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Study: Internet erodes democratic protections

From: Tom L.
Sent on: Wednesday, January 8, 2014 11:41 AM
FYI
Study: Internet erodes democratic protections

Jan 07, Technology/Internet

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*Claims that the internet will "democratize" the global village are not 
supported by research published in the/International Journal of 
Electronic Governance/. Instead, non-democratic governments simply 
exploit the networks to spy on and control their citizens more 
effectively and efficiently than they did before.
http://m.phys.org/news/2014-01-internet-erodes-democratic.html
*

In a post-Snowden NSA revelation world, many pundits have suggested that 
the age of true democracy is upon us as social lobbyists, citizen 
advocates and others claw back the agenda from those who rule them. We 
have witnessed it seems revolution via Twitter and Facebook in many 
parts of the world, while information and telecommunications technology 
has given oppressed individuals and groups the power to gradually loosen 
their shackles. But, as Snowden's whistleblowing regarding the 
international eavesdropping carried out by the so-called most free of 
democracies, the United States of America, showed, even those nations in 
which it is the people that purportedly wield the power, nothing is 
quite as it seems.

Now, researcher Martin Karlsson of Örebro University in Sweden has 
trawled the data on e-participation the world over and found that the 
Internet rather than being the great democratizing "carrot" it is yet 
another stick with which authoritarian, and supposedly 
non-authoritarian, governments can beat their citizens 
<http://phys.org/tags/citizens/> into submission. Among the dozens of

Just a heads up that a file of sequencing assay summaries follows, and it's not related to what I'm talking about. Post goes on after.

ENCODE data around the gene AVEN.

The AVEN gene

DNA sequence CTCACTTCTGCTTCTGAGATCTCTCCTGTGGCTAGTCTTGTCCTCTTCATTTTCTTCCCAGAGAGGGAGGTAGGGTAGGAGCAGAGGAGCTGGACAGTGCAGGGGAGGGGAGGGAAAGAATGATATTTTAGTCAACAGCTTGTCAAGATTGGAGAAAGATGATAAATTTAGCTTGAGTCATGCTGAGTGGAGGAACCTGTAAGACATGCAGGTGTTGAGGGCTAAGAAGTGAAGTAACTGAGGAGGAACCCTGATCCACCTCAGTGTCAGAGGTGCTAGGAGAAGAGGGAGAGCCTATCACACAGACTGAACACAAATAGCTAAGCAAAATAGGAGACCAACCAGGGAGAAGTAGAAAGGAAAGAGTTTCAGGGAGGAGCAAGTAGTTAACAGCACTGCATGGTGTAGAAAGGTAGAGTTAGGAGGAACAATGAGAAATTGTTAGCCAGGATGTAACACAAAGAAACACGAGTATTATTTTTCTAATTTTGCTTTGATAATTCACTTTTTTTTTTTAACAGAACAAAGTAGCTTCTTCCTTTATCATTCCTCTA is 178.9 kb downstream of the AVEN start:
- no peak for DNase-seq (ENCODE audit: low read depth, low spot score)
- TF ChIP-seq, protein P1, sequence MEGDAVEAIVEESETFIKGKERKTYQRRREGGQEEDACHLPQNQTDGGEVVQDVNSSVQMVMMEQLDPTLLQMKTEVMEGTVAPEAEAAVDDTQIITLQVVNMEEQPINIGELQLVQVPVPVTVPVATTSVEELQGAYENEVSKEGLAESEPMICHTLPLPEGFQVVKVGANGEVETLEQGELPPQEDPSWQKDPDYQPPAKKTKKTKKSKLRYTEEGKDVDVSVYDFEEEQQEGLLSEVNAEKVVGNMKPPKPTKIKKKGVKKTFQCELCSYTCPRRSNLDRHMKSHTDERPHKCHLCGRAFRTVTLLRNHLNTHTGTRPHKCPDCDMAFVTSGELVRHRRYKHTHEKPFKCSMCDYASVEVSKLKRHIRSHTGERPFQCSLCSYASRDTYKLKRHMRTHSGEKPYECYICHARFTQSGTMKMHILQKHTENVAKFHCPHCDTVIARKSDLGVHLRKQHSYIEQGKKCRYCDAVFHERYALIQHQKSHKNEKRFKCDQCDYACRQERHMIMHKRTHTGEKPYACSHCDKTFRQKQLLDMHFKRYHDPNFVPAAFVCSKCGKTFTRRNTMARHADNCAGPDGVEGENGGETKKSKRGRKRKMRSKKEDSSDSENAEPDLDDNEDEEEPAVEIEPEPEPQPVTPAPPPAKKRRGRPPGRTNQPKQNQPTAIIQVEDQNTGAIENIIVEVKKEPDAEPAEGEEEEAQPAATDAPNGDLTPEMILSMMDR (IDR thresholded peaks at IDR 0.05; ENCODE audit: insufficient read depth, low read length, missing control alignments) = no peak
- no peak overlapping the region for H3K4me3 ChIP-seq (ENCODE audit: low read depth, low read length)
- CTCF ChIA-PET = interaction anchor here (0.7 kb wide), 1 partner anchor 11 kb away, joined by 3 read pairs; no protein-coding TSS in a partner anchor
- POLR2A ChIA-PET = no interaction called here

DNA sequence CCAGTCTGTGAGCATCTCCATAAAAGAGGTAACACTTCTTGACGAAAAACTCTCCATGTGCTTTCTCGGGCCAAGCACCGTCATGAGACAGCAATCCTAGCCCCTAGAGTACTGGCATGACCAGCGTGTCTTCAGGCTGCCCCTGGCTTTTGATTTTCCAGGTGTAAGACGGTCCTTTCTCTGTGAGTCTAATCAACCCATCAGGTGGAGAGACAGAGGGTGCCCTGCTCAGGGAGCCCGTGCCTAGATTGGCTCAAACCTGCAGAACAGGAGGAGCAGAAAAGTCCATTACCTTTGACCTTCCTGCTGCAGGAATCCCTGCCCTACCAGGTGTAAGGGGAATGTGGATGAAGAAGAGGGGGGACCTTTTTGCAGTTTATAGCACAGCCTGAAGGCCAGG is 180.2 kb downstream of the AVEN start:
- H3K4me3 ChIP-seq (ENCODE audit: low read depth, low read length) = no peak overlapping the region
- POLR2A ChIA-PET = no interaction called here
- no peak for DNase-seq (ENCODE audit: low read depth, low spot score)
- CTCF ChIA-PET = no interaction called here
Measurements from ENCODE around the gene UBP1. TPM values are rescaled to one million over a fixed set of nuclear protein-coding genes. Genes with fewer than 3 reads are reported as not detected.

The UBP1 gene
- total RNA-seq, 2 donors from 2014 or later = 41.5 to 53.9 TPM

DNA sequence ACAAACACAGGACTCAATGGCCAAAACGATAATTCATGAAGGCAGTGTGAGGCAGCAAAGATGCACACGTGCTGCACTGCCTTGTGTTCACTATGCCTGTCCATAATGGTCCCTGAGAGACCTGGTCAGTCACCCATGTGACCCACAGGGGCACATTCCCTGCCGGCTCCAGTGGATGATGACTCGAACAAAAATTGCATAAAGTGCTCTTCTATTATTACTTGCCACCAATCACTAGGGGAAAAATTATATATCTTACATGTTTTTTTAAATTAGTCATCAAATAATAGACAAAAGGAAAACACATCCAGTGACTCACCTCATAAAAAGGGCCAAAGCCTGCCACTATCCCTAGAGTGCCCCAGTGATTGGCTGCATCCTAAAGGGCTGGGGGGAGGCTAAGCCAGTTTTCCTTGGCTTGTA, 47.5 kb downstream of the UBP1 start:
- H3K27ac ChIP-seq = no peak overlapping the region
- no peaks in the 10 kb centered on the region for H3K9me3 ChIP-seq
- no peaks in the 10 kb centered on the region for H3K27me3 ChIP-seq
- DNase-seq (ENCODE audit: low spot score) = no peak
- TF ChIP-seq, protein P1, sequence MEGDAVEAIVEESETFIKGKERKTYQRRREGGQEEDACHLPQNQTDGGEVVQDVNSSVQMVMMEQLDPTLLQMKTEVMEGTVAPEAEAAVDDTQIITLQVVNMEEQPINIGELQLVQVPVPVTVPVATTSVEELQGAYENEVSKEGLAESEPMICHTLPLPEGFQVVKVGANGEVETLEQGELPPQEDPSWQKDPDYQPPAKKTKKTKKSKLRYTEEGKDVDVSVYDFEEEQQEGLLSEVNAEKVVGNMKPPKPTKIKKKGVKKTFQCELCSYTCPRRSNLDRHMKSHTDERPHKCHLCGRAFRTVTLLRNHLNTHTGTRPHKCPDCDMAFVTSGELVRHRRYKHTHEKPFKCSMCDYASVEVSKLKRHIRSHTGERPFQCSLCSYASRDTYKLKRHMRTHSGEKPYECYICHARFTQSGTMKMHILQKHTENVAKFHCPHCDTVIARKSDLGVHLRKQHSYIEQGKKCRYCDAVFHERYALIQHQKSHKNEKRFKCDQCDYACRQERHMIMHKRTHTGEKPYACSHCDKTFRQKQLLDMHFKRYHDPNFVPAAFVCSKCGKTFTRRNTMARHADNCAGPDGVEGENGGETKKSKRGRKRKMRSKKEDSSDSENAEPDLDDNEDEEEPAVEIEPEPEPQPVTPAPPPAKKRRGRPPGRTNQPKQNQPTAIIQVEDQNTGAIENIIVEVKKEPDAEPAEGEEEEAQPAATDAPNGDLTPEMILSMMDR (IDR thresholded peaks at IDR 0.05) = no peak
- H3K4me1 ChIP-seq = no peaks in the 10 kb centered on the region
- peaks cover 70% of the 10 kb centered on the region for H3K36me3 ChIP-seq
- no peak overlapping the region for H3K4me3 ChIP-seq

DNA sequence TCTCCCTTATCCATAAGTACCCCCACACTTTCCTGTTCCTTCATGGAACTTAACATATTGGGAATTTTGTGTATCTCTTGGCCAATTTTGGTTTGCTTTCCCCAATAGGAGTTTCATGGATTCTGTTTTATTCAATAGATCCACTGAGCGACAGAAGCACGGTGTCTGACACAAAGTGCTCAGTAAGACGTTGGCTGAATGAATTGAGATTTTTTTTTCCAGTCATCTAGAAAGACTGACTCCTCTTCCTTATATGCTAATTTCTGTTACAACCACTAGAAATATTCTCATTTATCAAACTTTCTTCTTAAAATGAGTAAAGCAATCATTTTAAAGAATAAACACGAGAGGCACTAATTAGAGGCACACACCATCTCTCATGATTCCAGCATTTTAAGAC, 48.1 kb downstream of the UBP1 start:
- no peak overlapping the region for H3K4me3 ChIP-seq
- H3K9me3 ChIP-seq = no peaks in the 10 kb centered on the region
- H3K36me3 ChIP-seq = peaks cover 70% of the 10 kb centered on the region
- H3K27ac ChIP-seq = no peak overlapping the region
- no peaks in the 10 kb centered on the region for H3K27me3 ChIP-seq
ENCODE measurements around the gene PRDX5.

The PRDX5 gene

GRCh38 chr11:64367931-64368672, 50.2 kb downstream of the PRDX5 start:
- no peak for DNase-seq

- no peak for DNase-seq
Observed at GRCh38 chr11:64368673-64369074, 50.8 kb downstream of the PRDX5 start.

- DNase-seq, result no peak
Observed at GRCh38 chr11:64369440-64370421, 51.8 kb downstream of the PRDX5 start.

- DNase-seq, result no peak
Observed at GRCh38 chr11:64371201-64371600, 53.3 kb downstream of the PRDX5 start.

nations that lack a formal democratic voting system, availability of the 
internet to the populace, he says, is at best an inconvenience in the 
quest to control but more worryingly from the individual's point of view 
it provides the means to exact the opposite of democracy again and again 
from Egypt to Uzbekistan and from China to Saudi Arabia by way of Cuba, 
Ethiopia, Syria, Vietnam, Iran and many other authoritarian nations.

Moreover, Karlsson has found that the non-democratic nations make the 
internet not merely a stick but a double-edged sword, to mix a metaphor. 
They offer their citizens superficially free, uncensored access, 
although the simplest of unveilings generally reveals this to be a mere 
façade while at the same time using this access to monitor their 
citizens and to control behavior in the most insidious way.

"The most pressing question relating to the development of 
e-participation in the non-democratic world is not if the internet 
fosters democratization but rather how the democratic world will react 
to this dual strategy of internet governance characteristics of those 
non-democratic countries that engage in e-participation," says Karlsson. 
He is hopeful that ultimately the non-democratic nations will succumb to 
international pressure and to the urgency with which their oppressed 
citizens find alternative routes to otherwise censored information and 
blocked ICT tools.

*More information:* "Carrots and sticks: Internet governance in 
non-democratic regimes." Martin Karlsson. Int. J. of Electronic 
Governance, 2013 Vol.6, No.3, pp.179 - 186. DOI: 
[masked]/IJEG[masked] <http://dx.doi.org/10.1504/IJEG.2013.058405>

Provided by Inderscience Publishers

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From: elist of "Coalition on Net Equality", devoted to discussing governance of the global Internet from an equity, democracy and social justice point of view. To unsubscribe, or change to a daily digest or a biweekly report, please email [address removed].





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